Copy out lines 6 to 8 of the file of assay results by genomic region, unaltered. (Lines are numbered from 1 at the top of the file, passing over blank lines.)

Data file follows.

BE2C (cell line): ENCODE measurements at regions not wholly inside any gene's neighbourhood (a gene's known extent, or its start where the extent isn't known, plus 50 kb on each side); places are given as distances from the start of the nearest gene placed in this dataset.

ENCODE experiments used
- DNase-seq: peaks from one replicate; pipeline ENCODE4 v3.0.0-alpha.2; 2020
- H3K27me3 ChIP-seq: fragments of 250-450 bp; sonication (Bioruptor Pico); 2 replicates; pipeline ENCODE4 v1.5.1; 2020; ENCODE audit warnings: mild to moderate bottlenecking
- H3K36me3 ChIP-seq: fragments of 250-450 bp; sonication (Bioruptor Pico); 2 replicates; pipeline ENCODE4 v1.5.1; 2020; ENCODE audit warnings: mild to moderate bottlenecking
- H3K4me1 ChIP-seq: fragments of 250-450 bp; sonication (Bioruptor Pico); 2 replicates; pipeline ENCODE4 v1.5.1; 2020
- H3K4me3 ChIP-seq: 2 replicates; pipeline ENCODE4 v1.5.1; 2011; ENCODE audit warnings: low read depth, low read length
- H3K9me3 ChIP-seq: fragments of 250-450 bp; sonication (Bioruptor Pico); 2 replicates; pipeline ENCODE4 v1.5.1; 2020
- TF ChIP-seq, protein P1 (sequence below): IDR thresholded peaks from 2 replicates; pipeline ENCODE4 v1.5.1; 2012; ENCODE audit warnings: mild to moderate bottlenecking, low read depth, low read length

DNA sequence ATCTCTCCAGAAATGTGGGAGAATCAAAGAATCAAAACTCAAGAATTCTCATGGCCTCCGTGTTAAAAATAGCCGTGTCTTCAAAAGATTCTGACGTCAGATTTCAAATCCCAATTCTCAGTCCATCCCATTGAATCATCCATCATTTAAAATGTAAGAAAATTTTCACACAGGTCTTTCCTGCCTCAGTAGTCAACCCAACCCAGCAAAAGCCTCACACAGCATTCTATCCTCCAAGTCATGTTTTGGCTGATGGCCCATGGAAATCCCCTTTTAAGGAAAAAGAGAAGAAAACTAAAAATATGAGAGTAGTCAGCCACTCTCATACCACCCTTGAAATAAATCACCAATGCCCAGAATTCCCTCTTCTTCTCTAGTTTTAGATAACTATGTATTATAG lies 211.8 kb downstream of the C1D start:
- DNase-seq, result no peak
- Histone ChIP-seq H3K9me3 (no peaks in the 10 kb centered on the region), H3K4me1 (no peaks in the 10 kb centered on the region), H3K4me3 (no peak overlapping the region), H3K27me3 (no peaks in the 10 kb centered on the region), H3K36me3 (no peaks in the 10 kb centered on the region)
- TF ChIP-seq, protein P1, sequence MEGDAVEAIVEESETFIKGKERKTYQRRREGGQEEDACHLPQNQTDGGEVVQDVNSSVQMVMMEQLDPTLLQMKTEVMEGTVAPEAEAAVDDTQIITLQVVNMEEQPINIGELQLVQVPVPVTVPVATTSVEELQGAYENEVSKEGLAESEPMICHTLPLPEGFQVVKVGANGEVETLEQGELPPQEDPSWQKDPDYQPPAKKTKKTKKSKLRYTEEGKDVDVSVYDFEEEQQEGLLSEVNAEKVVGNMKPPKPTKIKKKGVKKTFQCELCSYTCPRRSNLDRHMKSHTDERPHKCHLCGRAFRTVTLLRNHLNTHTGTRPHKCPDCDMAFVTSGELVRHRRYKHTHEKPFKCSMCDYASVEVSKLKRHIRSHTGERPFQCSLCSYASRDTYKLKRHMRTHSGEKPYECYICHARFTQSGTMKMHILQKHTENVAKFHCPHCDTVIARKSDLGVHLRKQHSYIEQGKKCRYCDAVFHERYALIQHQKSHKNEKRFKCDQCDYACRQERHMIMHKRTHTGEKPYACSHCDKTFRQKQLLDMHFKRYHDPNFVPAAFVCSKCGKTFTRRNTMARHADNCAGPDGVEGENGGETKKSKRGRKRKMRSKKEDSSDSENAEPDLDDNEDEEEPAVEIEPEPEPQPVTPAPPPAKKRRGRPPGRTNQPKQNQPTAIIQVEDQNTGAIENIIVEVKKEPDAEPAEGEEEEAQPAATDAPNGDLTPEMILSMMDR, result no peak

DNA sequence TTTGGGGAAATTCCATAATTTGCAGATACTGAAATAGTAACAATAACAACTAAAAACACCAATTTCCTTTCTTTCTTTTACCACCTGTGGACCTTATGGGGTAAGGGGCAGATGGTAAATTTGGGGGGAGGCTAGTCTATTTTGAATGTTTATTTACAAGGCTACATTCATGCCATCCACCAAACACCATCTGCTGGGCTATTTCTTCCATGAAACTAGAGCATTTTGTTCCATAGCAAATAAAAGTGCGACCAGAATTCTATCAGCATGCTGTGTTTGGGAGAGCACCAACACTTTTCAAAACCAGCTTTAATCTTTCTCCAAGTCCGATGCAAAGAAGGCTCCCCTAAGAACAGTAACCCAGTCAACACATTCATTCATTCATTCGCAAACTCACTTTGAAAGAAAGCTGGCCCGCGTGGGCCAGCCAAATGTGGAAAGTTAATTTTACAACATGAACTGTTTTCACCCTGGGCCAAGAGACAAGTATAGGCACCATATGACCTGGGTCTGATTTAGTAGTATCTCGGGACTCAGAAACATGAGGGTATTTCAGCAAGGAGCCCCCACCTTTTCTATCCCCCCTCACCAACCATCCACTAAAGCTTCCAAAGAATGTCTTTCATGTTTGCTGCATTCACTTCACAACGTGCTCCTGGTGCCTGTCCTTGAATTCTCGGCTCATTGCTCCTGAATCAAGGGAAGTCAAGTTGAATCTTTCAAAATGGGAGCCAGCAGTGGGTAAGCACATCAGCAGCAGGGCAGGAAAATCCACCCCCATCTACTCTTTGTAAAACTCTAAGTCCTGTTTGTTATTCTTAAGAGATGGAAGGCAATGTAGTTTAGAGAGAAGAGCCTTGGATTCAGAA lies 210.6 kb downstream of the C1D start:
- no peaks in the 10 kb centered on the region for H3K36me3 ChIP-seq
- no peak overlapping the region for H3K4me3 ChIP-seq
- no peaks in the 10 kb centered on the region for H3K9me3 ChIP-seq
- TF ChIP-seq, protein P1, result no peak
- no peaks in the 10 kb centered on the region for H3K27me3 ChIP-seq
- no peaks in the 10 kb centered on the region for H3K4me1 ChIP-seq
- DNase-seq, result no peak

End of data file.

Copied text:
- H3K4me1 ChIP-seq: fragments of 250-450 bp; sonication (Bioruptor Pico); 2 replicates; pipeline ENCODE4 v1.5.1; 2020
- H3K4me3 ChIP-seq: 2 replicates; pipeline ENCODE4 v1.5.1; 2011; ENCODE audit warnings: low read depth, low read length
- H3K9me3 ChIP-seq: fragments of 250-450 bp; sonication (Bioruptor Pico); 2 replicates; pipeline ENCODE4 v1.5.1; 2020